I know you want to hear FFCRA musings [though I’m not sure why…], but first take a look at this beauty of a ten-week old golden retriever pup, Annie, who we just brought home.

My heart is full.

Take as much time as you’d like admiring that beautiful doggy before I move on . . .

Onto the Families First Coronavirus Response Act (FFCRA)

Given that the U.S. Department of Labor seems reticent about helping employers understand how they are to administer the “new” FFCRA, employers are left in the dark on a couple very critical FFCRA questions. Two questions, in particular, seem pressing:

Do employees get a new bucket of emergency paid FMLA leave (EFML) as of April 1?
Given the uncertainty, should an employer count EFML against the 12 weeks of FMLA classic leave?
New bucket of EFML?

It’s fairly clear that, as of April 1, an eligible employee can take 10 days of emergency paid sick leave (EPSL). It’s far less clear based on the statute, but it seems a reasonable reading of the new statute that an employee also is entitled to EFML so long as they have FMLA leave available.

Should an Employer Count EFML Against FMLA Classic Leave?

The main issue then is whether EFML also draws down FMLA classic leave. Sadly, there is absolutely no clear answer to this query. Zilch. Nada. In the absence of any DOL guidance, here is generally what I am telling employers:

First, the employer needs to understand the risk in offering EFML in conjunction with FMLA classic, given the lack of guidance.
Given the uncertainty, the employer might consider choosing to provide 10 days of EPSL only, and not EFML, which ensures its risk is effectively zero.
If the employer chooses not to offer EPSL or EFML, or both, the decision should be announced to employees asap so that employees know the expectations and leave entitlements. Changing your leave entitlements later may lead to employee claims that you misrepresented the leave.
As to whether EFML should count against FMLA classic leave, the employer must determine its risk tolerance. If you want to play it conservatively, you provide EFML on top of any FMLA classic leave. This is a whole lotta leave, but this approach ensures no liability. On the other, if the employer’s risk tolerance is higher, the employer should consider including EFML as part of the FMLA bank, and EFML would draw down the employee’s FMLA classic leave. This latter approach makes a ton of sense. As I explained in a blog post last month, it makes no sense that Congress would have intended eligible employees to obtain a bucket of 12 weeks of FMLA classic and a separate bucket of 12 weeks of EFML. The practical solution here points to treating EFML as we did in 2020 — that is, if leave is taken for a reason covered by EFML, it also counts against FMLA classic. The approach of drawing down FMLA classic leave arguably is defensible:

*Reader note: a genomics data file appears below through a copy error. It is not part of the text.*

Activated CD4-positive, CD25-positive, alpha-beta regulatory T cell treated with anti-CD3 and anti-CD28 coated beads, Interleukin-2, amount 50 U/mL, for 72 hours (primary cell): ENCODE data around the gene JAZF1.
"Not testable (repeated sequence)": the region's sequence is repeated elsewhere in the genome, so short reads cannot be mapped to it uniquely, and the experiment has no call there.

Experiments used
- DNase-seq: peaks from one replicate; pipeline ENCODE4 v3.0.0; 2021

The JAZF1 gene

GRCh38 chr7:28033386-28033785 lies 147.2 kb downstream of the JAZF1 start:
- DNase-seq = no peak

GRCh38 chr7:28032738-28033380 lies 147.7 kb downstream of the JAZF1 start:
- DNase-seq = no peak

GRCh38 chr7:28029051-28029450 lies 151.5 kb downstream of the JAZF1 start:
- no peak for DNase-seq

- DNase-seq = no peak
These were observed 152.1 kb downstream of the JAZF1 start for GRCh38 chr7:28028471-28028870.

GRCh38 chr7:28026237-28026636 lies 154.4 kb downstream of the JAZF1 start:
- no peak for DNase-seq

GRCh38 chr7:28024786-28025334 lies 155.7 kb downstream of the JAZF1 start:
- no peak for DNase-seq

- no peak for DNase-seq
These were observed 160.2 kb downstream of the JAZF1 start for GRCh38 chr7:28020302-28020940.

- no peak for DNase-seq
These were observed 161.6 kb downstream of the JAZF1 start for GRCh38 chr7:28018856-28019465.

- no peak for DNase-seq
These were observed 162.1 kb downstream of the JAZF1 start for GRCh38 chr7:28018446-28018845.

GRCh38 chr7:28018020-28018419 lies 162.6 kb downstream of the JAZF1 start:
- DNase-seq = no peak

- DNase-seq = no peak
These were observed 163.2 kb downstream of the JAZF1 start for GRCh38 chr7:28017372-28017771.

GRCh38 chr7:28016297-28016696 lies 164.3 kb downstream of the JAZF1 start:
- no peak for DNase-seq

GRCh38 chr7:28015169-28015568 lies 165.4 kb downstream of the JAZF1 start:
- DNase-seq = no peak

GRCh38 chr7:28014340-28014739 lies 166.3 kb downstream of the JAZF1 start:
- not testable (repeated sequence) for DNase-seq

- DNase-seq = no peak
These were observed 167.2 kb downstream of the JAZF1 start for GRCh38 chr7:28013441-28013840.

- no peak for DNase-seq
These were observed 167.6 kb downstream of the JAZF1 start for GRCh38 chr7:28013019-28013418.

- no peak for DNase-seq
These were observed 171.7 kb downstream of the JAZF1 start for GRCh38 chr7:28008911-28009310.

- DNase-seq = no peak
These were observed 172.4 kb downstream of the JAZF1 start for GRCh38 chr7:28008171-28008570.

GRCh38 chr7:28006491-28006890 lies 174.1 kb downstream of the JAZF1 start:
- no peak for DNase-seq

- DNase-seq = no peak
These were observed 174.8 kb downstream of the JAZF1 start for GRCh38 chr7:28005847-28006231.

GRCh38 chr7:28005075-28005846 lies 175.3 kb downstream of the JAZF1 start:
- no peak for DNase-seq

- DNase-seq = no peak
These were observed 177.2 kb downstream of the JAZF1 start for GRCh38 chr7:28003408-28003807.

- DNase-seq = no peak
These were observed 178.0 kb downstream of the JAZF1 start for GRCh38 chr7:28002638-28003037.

If an employer administered EFML/FMLA this way, it arguably has not violated the law unless and until: 1) the employee has exhausted all FMLA leave; and 2) the employer denies any requested FMLA leave thereafter. The case law is fairly clear that an FMLA violation does not occur until FMLA leave is wrongfully denied, not before then. Practically speaking, it’s possible, in fact likely, that many of these employees will never burn through their FMLA leave during the employer’s 12-month period, so there is no harm/no foul in designating this time NOW as FMLA classic, as most employees will not exhaust FMLA leave.
Given the risk, though, if the employer heads down this route, it must be prepared to undo these FMLA designations if the DOL later provides guidance that we should not have counted EFML against FMLA classic.
To be clear — this advice is the best I’ve got based on what I see from the statute and in light of the lack of DOL guidance. I welcome your feedback on how you’re approaching these questions. Let me hear from you!


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